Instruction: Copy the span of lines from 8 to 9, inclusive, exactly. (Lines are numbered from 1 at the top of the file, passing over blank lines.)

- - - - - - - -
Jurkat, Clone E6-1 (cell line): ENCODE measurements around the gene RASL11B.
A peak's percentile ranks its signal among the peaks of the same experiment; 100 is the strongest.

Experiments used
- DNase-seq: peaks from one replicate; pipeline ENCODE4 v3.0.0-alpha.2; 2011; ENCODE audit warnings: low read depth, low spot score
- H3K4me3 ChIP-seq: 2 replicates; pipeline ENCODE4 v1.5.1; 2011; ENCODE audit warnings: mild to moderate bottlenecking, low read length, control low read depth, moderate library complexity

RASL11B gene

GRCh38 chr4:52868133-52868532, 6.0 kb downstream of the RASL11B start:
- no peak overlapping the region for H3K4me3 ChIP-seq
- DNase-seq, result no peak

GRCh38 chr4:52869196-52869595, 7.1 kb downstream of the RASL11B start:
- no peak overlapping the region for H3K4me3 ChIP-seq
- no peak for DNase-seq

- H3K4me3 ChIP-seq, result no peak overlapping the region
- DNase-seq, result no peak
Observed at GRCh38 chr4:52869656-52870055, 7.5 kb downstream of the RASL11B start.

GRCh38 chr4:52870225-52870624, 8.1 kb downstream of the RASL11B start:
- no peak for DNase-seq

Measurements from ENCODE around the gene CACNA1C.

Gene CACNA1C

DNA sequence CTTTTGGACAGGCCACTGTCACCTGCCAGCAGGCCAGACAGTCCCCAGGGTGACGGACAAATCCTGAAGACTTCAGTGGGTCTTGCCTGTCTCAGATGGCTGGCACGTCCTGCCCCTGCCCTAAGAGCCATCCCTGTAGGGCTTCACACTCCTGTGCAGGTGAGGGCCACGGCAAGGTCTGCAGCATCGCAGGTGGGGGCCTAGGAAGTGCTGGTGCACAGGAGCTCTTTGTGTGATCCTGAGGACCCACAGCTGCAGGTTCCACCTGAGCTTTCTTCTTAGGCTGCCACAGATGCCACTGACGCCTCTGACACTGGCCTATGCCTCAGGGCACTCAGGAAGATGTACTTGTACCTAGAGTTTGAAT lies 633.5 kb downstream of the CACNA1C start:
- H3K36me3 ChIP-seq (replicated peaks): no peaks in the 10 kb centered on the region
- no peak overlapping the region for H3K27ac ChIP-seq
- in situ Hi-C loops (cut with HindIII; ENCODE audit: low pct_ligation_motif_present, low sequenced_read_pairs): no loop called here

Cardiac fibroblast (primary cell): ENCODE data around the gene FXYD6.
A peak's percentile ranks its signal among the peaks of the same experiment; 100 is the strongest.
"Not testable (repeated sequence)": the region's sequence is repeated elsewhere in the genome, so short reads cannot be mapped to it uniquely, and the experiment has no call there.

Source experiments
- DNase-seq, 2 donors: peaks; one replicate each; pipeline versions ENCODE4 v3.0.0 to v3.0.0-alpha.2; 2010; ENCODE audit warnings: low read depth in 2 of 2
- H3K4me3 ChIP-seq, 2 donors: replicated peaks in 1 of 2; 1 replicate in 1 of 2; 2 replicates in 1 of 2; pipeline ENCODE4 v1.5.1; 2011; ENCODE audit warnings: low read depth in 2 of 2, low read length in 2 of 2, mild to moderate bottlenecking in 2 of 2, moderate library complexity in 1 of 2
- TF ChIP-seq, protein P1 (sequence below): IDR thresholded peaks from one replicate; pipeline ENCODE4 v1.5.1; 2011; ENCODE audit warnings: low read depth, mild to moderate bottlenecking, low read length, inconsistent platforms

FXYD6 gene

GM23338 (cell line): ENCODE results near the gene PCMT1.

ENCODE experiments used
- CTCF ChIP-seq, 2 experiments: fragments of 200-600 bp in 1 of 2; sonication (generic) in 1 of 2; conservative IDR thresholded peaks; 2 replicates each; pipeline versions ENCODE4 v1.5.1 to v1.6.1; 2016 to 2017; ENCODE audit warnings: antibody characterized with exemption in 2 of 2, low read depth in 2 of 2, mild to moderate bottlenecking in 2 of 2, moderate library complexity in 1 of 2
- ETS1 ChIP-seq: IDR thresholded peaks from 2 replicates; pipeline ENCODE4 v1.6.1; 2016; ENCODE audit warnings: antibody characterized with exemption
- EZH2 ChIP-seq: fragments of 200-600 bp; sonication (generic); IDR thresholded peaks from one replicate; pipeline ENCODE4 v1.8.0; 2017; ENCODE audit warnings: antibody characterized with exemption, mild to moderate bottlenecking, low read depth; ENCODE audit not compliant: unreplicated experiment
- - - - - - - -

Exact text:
- no peak overlapping the region for H3K4me3 ChIP-seq
- DNase-seq, result no peak